Domain Name System (DNS) security troubles have recently been causing major Distributed Denial of Service (DDoS) attacks. Last fall, Azure was kicked in the teeth by a DNS outage. Later in 2016, the largest DDoS attack ever on Dyn knocked tens-of-thousands of websites off the net. So, when the Internet Systems Consortium (ISC) releases patches for three major BIND DNS security problems, you need to patch it. Now.
BIND is the most popular internet DNS server. Like all DNS servers, it translates human-readable domain names, such as www.zdnet.com, into IP addresses. It’s also used in almost all Linux and Unix-based servers. In short, if you’re running DNS, especially on Linux, you’re running BIND.
Until you patch it, you’re also running BIND with three security holes — any one of which can be used to create DDOSs. These are CVE-2016-9131 (a malformed response to an ANY query can cause an assertion failure during recursion), CVE-2016-9147 (an error handling a query response containing inconsistent DNSSEC information could cause an assertion failure), and CVE-2016-9444 (an unusually formed DS record response could cause an assertion failure).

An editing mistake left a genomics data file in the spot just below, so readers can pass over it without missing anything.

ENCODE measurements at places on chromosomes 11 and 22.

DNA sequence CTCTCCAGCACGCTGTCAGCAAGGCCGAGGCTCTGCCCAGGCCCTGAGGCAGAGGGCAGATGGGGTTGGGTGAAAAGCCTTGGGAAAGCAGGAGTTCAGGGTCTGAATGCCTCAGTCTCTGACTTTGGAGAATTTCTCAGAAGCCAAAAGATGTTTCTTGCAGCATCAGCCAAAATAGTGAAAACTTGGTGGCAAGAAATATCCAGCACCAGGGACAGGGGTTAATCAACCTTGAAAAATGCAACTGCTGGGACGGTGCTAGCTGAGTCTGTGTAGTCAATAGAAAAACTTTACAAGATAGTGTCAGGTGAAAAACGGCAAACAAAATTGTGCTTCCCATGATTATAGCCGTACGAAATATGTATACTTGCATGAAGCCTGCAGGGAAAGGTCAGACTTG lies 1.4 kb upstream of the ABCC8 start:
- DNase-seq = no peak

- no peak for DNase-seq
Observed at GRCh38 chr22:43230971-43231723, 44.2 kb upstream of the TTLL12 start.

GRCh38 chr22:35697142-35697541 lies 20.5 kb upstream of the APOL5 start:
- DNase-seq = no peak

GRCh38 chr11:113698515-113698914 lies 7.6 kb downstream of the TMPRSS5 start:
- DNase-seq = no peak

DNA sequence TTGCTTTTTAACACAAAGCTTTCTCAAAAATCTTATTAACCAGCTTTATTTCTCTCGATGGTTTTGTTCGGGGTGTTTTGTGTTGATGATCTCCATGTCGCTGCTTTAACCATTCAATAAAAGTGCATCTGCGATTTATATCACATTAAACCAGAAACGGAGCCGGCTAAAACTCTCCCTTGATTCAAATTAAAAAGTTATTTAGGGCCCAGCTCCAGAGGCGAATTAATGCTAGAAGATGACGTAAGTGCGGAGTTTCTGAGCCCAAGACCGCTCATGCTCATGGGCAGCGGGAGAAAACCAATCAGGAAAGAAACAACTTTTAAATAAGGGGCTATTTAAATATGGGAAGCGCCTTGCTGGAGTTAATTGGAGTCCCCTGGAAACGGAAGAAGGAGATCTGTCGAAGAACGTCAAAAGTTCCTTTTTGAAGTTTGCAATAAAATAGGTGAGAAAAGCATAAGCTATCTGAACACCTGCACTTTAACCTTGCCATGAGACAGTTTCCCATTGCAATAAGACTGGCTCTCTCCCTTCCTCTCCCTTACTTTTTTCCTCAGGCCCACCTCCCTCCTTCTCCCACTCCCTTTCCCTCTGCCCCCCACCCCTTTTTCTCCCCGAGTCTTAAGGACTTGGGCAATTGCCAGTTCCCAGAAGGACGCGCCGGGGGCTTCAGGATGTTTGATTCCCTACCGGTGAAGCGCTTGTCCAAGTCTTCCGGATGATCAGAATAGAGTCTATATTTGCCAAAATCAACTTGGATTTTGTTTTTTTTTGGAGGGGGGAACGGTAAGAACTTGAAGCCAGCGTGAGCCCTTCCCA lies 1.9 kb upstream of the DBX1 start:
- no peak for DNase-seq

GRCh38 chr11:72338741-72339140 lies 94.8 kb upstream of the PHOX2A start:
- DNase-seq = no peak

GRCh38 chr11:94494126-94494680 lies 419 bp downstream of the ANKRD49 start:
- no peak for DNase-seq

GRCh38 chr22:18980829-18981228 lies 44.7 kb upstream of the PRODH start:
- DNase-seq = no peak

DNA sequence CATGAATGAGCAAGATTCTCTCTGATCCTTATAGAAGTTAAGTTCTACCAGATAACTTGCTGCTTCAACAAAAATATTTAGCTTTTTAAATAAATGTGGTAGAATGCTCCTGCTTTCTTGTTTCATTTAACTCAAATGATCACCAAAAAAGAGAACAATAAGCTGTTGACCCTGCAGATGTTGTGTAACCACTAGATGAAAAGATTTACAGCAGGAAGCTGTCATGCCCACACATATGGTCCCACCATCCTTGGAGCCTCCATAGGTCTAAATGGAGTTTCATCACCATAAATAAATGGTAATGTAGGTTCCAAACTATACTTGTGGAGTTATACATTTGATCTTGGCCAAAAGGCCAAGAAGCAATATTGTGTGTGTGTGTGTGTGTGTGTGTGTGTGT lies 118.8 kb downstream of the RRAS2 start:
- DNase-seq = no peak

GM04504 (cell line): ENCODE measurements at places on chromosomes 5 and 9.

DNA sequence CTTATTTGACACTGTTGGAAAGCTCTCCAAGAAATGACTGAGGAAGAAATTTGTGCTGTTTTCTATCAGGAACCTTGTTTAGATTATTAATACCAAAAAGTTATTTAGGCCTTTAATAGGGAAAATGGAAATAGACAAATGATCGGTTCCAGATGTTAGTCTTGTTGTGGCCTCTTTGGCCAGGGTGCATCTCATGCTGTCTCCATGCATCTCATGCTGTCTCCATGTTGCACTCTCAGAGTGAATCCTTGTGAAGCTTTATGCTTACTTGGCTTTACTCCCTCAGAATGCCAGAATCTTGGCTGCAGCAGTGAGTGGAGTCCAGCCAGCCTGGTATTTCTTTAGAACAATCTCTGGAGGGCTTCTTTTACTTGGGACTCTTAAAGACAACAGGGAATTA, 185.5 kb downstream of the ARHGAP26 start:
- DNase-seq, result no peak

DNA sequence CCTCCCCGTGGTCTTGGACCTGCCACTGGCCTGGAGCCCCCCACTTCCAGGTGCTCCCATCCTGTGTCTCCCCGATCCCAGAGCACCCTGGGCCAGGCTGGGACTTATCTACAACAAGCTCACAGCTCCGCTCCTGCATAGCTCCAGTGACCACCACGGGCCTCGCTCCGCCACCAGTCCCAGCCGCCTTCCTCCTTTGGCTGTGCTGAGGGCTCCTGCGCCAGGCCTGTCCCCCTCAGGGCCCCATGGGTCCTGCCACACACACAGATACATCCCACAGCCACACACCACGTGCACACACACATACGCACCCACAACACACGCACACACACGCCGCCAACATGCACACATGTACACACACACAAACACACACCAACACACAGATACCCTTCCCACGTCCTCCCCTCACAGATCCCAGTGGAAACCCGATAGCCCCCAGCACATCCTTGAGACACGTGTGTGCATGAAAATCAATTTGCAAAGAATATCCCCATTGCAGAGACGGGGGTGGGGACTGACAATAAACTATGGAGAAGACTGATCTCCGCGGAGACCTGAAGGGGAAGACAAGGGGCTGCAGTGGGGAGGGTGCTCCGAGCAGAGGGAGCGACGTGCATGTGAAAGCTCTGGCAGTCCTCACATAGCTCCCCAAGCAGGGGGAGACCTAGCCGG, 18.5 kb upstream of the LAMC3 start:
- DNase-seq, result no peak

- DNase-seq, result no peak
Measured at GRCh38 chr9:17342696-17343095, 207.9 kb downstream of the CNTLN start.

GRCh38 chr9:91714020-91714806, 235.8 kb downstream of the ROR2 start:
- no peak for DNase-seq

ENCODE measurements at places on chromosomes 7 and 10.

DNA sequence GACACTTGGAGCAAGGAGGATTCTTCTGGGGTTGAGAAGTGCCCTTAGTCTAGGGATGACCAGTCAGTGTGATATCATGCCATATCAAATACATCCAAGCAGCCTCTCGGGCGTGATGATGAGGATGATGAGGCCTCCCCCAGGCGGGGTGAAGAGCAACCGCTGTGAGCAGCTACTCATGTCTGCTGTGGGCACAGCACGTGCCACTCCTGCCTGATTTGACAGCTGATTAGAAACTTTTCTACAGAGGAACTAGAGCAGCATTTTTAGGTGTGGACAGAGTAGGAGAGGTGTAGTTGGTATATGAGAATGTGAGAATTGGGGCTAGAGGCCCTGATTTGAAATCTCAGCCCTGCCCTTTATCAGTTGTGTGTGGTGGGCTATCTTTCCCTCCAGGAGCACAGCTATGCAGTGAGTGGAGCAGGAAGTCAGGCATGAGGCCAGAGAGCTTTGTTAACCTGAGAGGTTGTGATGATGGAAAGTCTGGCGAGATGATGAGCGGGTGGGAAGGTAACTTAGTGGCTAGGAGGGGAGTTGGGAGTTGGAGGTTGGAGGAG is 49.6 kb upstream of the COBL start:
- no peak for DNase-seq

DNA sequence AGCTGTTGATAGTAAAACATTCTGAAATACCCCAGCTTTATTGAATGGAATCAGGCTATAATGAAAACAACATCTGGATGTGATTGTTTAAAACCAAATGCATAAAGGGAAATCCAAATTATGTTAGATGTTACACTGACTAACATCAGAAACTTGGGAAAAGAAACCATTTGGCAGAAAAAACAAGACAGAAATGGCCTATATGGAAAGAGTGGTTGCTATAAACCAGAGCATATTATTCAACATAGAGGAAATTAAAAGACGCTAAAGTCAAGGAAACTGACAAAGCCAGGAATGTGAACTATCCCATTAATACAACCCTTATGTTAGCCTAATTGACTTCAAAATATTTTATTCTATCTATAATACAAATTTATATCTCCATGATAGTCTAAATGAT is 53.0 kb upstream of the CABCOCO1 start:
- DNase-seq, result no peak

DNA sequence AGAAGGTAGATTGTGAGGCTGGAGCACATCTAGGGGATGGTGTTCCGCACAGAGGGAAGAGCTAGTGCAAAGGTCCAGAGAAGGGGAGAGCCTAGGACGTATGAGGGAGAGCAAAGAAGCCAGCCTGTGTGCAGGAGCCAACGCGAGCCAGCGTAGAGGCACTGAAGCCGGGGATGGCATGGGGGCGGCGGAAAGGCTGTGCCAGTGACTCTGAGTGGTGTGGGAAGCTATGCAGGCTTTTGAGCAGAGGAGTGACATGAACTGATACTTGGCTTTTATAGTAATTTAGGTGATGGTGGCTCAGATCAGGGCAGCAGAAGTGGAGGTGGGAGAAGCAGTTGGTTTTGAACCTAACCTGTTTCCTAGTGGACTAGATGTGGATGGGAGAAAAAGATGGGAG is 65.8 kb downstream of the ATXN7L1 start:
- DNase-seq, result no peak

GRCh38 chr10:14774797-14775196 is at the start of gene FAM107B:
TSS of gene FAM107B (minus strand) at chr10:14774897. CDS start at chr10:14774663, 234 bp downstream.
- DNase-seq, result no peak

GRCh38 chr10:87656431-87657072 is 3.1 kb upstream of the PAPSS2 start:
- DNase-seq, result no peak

The only good news about these is that DNS servers running in recursive mode are the most vulnerable. In recursive mode, the BIND server tries to work out the address by querying upstream authoritative DNS servers when it can’t find an answer in its local cache. Authoritative DNS servers are, comparatively speaking, more immune to attacks from these security holes.
Fortunately, most Linux distributions have already released patches for this trio of trouble. I highly recommend that system administrators patch this “important” BIND security problem as soon as possible.
After all, do you really want to explain to your boss why your network just went haywire? I didn’t think so.